Furthermore, Waltz has also been criticized for ‘parochialism’ for his criticism of behavioral scientists for their naiveté. Singer argues that, contrary to Waltz’s belief, we could benefit greatly from studying the disposition of men. For example, we would have greater understanding of foreign policy of a state if we were more knowledgeable of the culture of the people who established it. Much has changed since Man, the State and War was written, the United Nations has grown, the EU was formed, multilateral institutions and policies have gained much greater legitimacy and the global economy has brought states closer together.

Despite this, the arguments provided in the book are still highly relevant and applicable to the modern day international world. States still live in a self-help world where there is no authoritative body to come to their aid, Waltz’s work is relevant to explaining why men and nations fight. Waltz effectively employs analogies throughout his text to convey theories and explanations for abstract concepts. For example, in explaining the significance of the first image in the second image, that the nature of man is relevant to the internal nature of the state, he compares man and the

Waltz argues that all three views on the causes of war play a role in explaining why states do what they do. Waltz also acknowledges that the blame for the cause of war may not be solely due to one particular image (neither man, nor the state and its structures), but the interrelationship between two or more of the images. He concludes that the anarchical structure of the international realm in addition to states who are only self-interested prevent the international world from existing in utopian peace.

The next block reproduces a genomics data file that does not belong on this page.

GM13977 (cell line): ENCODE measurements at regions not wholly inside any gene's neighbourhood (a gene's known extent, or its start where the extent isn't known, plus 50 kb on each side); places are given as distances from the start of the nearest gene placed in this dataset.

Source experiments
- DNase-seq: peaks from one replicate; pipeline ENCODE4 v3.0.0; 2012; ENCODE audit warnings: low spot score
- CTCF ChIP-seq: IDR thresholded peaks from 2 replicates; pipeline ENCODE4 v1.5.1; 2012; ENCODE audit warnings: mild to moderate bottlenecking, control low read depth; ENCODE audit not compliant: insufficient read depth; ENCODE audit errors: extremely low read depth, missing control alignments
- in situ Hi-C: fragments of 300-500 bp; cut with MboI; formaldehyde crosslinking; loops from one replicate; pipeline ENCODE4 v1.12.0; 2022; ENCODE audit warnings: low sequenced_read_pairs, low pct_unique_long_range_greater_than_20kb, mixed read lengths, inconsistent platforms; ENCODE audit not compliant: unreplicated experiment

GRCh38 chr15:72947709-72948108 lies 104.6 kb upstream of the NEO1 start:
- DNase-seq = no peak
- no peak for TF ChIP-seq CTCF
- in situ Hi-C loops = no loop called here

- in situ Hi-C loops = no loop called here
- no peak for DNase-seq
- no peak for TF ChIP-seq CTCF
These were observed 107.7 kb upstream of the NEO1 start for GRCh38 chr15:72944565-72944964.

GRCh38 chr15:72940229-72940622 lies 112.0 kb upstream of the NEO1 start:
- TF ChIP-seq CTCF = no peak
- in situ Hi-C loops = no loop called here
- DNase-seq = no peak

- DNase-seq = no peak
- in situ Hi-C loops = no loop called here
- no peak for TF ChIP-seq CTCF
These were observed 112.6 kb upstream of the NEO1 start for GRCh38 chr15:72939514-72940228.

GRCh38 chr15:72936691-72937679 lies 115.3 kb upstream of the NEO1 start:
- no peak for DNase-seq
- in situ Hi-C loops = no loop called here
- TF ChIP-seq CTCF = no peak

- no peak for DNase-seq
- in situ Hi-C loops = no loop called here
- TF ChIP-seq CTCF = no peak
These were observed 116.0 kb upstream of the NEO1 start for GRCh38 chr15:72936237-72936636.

Although Waltz focuses on three important and significant approaches to the question, he fails to consider other factors that may influence war and the behavior of states. For example, economic and historical factors, transnational organizations, cultures, tribes, alliances, religion and ethnicities. Waltz therefore, oversimplifies the extremely complex and large question regarding the cause of war. One review of Waltz’s work pointed out that his take on the motivations of men was too binary; the contrast of good and evil through optimism and pessimism was provided with lack of consideration for other factors.

Furthermore, Waltz has also been criticized for ‘parochialism’ for his criticism of behavioral scientists for their naiveté. Singer argues that, contrary to Waltz’s belief, we could benefit greatly from studying the disposition of men. For example, we would have greater understanding of foreign policy of a state if we were more knowledgeable of the culture of the people who established it. Much has changed since Man, the State and War was written, the United Nations has grown, the EU was formed, multilateral institutions and policies have gained much greater legitimacy and the global economy has brought states closer together.

Despite this, the arguments provided in the book are still highly relevant and applicable to the modern day international world. States still live in a self-help world where there is no authoritative body to come to their aid, Waltz’s work is relevant to explaining why men and nations fight. Waltz effectively employs analogies throughout his text to convey theories and explanations for abstract concepts. For example, in explaining the significance of the first image in the second image, that the nature of man is relevant to the internal nature of the state, he compares man and the